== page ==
Still, she became quieter as the show went on. She shared a dressing room with the other two sisters, and nights went by where she said nothing to them at all. They said she seemed to be retreating into her character, and every time the audience seemed unmoved, she became quieter and quieter. She took it as a personal failure, whereas our director had set up an impossible task. When she did speak, she would often wonder aloud: what would she need to do, to evoke the response they wanted?
The run was coming to a close. Night after night, we performed to relatively full houses, and six weeks in, we were going through the motions: lines were recited like precision tuning on an assembly line; lighting cues were timed to perfection. Nothing was missing, nothing was forgotten, nothing was mistaken. We operated like a well-oiled machine.
She said her last line: "Ask me not what I know."
And while Edgar prattles on about Edgar-ish things as Edgar is wont to do, she slips poison into Regan's cup, and brings a pistol to her head.
There is a click. A bang. She falls to the ground.
Blood blossoms on the stage beneath her, spreading out in a tiny pool, rich and deep and red. A man wrests the gun from her limp hand, and his face goes pale.
"It's hot!" he exclaims. "It's smoking."
We all start. This isn't quite the line, and Edgar and Albany have lines before that. When they implore him to speak, he's meant to say, "it's hot! It smokes!"
But he skips ahead, and like any good company, his fellow actors pick right up from the following lines.
"Who dead?" asks Albany. "Speak, man."
The man shields his eyes with one hand, squinting out into the audience. "Is there a doctor in the house?" he calls.
Is there a doctor in the house? Every actor is conflicted about that line, in equal parts waiting for the day they will have a chance to say it, and fearing why they might someday have to.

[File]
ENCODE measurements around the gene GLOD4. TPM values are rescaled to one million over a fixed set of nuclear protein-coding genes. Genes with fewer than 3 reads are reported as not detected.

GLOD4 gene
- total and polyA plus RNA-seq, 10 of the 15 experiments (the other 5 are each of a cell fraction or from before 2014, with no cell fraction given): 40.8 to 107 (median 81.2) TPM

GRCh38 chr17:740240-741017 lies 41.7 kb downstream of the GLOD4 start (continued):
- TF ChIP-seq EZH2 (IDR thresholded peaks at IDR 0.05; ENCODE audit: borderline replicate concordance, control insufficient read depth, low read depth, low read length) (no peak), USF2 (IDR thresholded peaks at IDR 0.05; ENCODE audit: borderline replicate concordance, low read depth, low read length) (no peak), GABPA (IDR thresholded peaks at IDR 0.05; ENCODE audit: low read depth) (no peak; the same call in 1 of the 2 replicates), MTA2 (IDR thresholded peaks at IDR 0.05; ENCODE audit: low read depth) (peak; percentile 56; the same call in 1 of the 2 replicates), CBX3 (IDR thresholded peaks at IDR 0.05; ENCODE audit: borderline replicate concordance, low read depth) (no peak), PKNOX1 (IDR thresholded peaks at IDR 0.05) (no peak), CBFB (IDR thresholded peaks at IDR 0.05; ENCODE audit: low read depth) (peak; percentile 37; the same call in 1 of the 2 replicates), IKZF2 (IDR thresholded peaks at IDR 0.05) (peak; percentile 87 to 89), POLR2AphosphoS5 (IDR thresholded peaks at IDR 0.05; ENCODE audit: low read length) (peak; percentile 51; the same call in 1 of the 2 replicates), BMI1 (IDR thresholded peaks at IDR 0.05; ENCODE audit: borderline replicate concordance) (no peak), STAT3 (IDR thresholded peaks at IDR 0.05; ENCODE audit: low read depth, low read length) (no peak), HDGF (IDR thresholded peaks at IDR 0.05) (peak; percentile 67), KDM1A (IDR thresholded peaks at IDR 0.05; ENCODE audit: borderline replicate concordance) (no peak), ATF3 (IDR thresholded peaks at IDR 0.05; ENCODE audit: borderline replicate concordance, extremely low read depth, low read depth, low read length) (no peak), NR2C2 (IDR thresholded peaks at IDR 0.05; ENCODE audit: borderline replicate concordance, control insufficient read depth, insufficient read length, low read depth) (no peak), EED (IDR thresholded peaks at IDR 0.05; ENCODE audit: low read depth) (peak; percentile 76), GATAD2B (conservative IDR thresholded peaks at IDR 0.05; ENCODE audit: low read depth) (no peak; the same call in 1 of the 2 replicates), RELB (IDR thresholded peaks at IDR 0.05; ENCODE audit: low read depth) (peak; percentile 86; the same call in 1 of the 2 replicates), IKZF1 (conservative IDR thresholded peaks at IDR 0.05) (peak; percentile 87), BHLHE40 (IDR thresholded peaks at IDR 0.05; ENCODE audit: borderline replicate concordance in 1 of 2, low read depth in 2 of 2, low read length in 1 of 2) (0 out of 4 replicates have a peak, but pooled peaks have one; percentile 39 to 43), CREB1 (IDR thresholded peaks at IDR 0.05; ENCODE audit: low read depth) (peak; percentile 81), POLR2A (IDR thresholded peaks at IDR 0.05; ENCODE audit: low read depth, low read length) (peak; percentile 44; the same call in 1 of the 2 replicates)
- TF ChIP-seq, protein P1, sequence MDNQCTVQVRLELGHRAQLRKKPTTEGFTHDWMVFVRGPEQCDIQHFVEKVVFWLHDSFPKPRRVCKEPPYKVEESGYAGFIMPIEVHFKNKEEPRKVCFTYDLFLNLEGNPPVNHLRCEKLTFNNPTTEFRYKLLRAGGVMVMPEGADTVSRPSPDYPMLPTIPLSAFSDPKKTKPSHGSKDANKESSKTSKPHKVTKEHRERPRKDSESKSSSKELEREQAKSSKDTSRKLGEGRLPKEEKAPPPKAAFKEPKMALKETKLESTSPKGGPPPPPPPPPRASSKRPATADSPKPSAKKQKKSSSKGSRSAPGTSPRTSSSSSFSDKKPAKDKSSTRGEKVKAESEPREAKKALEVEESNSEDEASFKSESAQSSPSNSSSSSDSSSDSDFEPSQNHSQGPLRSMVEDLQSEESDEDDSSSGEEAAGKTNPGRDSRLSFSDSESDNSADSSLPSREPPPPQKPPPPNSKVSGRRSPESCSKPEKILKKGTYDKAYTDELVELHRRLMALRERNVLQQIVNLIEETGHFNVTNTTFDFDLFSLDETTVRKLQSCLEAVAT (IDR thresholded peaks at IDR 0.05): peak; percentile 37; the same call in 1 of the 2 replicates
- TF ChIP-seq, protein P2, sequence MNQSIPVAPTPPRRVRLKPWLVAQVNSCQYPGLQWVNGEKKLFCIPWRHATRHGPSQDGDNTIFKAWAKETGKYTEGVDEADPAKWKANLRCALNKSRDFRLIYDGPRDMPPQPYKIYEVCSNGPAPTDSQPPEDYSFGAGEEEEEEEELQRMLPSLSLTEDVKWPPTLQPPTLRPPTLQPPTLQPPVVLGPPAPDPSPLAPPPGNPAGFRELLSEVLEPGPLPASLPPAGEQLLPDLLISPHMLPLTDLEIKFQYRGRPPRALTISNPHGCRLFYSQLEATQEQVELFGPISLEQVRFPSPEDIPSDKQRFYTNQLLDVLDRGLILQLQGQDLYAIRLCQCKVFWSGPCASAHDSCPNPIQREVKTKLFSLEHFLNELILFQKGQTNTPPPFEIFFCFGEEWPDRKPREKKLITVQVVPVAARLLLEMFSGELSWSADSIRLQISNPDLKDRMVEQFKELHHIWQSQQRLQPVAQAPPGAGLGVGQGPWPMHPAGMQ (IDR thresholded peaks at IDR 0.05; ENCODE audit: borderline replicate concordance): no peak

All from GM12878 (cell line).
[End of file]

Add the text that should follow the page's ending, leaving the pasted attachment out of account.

But there is a hole, a deep, black hole, penetrating one side of her skulll and exiting the other, and a bullet lodged in the wooden floor of the stage. What good will a doctor do?
We run to her side, a finger in the blood says it is warm, it is real. No one remembers who picks up the gun first, but the gun? A fabrication of plastic and fiberglass; it does not even have a hollow barrel, let alone a working trigger.
But there she lies, unbreathing, unmoving, in a pool of her own blood.
The theater is sealed. One by one, every cast member is searched, every audience member is searched; no one has any kind of weapon, save for six pocket knives and three nail files that look vicious enough that they could possibly give someone a shallow flesh wound.
Wealthy middle-aged couples started complaining- because of course they couldn't possibly at fault, because rich people are never guilty of any crime more serious than tax evasion, and shouldn't we all know that? Finally, the police had no reason to keep anyone else there.
The coroner said that from the way the shot entered her brain, it had been shot at point-blank range, pointing up, not down, the same way she held the gun onstage.
The ballistics expert had frowned at the bullet when he saw it, and when the results came back...the bullet had never been fired. The bullet should not have even existed; it was, I heard, a funny amalgam of plastic and fiberglass. Impossible.
The last weeks of the run were cancelled. The funeral was well-attended; she had been a pretty young woman with many admirers, and a large extended family who all sat there looking stiff and pallid and uncertain of the zany theatrical types who kept coming up to them to offer their condolences. The service was a rigid, dour thing, not the kind of thing she would have wanted in life.
Still, there was not a dry eye in the house. Finally, a performance that moved everyone to tears.